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India

India is the world's largest democracy with over 1.3 billion people. It is a rising economic powerhouse and a nuclear-armed state, but also has considerable social, economic and environmental problems.

Médecins Sans Frontières first worked in India in 1999, responding to natural disasters, conflict, and endemic disease.

Teams operate a wide range of programs for people unable to access healthcare, including mental health support, treatment for infectious diseases, malnutrition, and sexual violence. 

According to joint estimates by UNICEF, World Health Organization (WHO) and the World Bank Group, India is home to one-third of the world’s severely acutely malnourished children.

Infectious Disease 

MSF runs a number of long-standing projects in conjunction with the state authorities, addressing existing healthcare needs and emerging public health concerns. We run mobile clinics in remote areas of the country, where even preventable, and treatable, conditions such as malaria can quickly become life-threatening on a large scale.

We provide medical and psychosocial care for people living with HIV, drug-resistant tuberculosis (DR-TB), hepatitis C, and kala azar in and around major cities such as Mumbai, Manipur and Bihar, and provide specialised care for co-infection cases. 

MSF opened a clinic providing care for hepatitis C in Meerut city in Uttar Pradesh, northern India. Uttar Pradesh is one of India’s largest states, with an estimated population of more than 200 million. Within weeks of opening, staff were overwhelmed by the huge number of people in need of testing and treatment.

The latest generation of hepatitis C drugs - direct-acting antivirals - are manufactured in India and available at a much lower cost compared with other parts of the world, but they are, nevertheless, still unaffordable for millions of patients.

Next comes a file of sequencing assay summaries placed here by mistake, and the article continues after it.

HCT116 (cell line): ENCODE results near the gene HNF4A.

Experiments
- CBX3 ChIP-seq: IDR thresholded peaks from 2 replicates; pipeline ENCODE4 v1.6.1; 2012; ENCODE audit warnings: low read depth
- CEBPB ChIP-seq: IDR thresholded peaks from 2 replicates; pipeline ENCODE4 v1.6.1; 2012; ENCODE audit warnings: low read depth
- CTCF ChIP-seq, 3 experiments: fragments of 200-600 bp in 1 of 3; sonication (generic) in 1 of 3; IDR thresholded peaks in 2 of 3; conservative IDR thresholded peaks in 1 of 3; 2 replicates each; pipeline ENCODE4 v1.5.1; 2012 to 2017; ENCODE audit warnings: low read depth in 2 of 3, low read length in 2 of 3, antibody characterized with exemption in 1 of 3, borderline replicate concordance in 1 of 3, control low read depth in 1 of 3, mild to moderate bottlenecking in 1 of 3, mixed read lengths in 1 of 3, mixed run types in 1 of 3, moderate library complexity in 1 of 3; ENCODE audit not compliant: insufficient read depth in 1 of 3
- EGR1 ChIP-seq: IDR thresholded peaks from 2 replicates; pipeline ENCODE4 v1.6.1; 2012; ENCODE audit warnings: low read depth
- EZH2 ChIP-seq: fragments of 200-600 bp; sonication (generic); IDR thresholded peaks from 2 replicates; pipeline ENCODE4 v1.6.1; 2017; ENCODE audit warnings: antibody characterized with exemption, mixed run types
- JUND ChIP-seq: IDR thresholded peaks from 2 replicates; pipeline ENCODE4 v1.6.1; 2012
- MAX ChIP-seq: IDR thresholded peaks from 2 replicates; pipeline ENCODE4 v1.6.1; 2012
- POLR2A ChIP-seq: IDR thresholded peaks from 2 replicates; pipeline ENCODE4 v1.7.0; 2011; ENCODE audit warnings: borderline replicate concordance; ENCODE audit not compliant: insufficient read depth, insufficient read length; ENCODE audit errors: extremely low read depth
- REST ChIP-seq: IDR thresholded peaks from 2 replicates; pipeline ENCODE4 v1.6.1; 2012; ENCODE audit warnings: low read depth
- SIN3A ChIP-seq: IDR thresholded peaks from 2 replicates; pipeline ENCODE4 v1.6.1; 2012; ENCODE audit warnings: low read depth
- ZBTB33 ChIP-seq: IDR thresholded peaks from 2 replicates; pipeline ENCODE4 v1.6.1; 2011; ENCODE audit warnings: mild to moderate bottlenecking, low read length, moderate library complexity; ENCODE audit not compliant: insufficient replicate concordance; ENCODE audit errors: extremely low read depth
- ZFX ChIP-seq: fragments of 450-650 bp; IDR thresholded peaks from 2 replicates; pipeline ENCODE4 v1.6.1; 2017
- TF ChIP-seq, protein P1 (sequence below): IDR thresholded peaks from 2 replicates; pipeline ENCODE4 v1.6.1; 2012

At the clinic, run in collaboration with state health authorities, the team has pioneered a simplified model of care to enhance adherence to treatment. This means that patient visits have been reduced to only one visit a month.

Many of the patients seeking care are thought to have been infected through poor medical practices such as unsafe blood transfusions and the use of unsterilised equipment by unqualified medical practitioners or traditional healers. Therefore, health promotion and community education plays a vital role in MSF's infection prevention initiatives.

Treating kala azar-HIV co-infection in Bihar, India

MSF continued to provide medical and psycho-social care for patients with HIV and drug-resistant tuberculosis (DR-TB) at four projects around Mumbai, aiming to reduce the number of infections, as well as disease mortality.

MSF’s teams treat some of the sickest patients, who require the most advanced combination medications which are not available in the public sector. They are also developing patient-centred, individualised models of care, and trying to influence the country’s treatment guidelines.

In Mumbai, a city of 22 million people, around 50,000 people have TB, and 4,000 are infected with drug-resistant strains of the disease.

Transmitted through the bite of an infected sandfly, kala azar (visceral leishmaniasis) is an endemic disease that thrives in agricultural settings and is prevalent in Bihar, which accounts for 80% of national cases. MSF focuses on addressing kala azar–HIV co-infection, an emerging public health concern, which carries a greater risk of death as the diseases reinforce each other and weaken the immune system.

Domestic and Sexual Violence

Sexual and gender-based violence is a medical emergency. Survivors of sexual and gender-based violence are often reluctant to come forward due to stigma and a lack of confidentiality. Some victims have even been shamed in news headlines.

In the nation’s capital, Delhi, we provide medical and psychological care to victims of domestic and sexual violence and raise awareness about the importance of seeking timely medical and psychological care.

Shanti, Health Educator, Umeed ki Kiran

The Umeed Ki Kiran (“Ray of Hope” in Hindi) clinic in Jahangirpuri, in the city’s north end, has been providing support to survivors of sexual assault and domestic violence since November 2015, and has become a safe space for the vulnerable.

We work with community-based organisations, police, government protection agencies and the health ministry to highlight the clinic’s services and create an efficient referral system. We also engage the community in discussions on domestic violence, sexual assault and child abuse.

Find out more about India 

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